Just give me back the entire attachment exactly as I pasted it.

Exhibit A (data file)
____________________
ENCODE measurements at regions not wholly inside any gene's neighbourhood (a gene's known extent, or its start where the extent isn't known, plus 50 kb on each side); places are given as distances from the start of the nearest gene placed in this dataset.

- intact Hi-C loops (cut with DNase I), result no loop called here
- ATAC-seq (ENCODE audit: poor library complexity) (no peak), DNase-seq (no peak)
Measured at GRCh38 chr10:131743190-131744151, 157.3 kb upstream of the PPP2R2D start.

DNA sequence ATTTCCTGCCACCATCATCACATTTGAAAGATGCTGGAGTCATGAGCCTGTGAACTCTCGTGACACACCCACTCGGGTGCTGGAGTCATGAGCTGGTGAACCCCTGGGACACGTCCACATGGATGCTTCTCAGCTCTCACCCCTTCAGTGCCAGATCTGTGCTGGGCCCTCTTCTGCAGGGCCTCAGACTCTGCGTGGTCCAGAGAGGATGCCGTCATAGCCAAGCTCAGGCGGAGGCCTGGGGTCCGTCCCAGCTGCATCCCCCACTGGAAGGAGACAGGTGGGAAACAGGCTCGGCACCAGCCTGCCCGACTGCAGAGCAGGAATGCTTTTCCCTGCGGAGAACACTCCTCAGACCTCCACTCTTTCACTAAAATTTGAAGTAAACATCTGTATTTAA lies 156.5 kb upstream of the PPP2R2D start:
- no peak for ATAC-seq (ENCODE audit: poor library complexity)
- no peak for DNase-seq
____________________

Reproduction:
ENCODE measurements at regions not wholly inside any gene's neighbourhood (a gene's known extent, or its start where the extent isn't known, plus 50 kb on each side); places are given as distances from the start of the nearest gene placed in this dataset.

- intact Hi-C loops (cut with DNase I), result no loop called here
- ATAC-seq (ENCODE audit: poor library complexity) (no peak), DNase-seq (no peak)
Measured at GRCh38 chr10:131743190-131744151, 157.3 kb upstream of the PPP2R2D start.

DNA sequence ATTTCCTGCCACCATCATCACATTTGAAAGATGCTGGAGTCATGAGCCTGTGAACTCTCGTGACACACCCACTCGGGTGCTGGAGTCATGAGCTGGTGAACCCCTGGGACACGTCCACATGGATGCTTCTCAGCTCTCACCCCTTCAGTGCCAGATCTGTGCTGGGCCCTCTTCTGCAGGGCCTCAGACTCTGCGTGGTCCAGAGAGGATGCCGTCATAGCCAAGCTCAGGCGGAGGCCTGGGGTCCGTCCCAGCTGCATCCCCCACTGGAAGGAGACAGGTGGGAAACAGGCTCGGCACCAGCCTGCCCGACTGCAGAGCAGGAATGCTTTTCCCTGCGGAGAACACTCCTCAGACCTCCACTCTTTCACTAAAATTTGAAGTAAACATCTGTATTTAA lies 156.5 kb upstream of the PPP2R2D start:
- no peak for ATAC-seq (ENCODE audit: poor library complexity)
- no peak for DNase-seq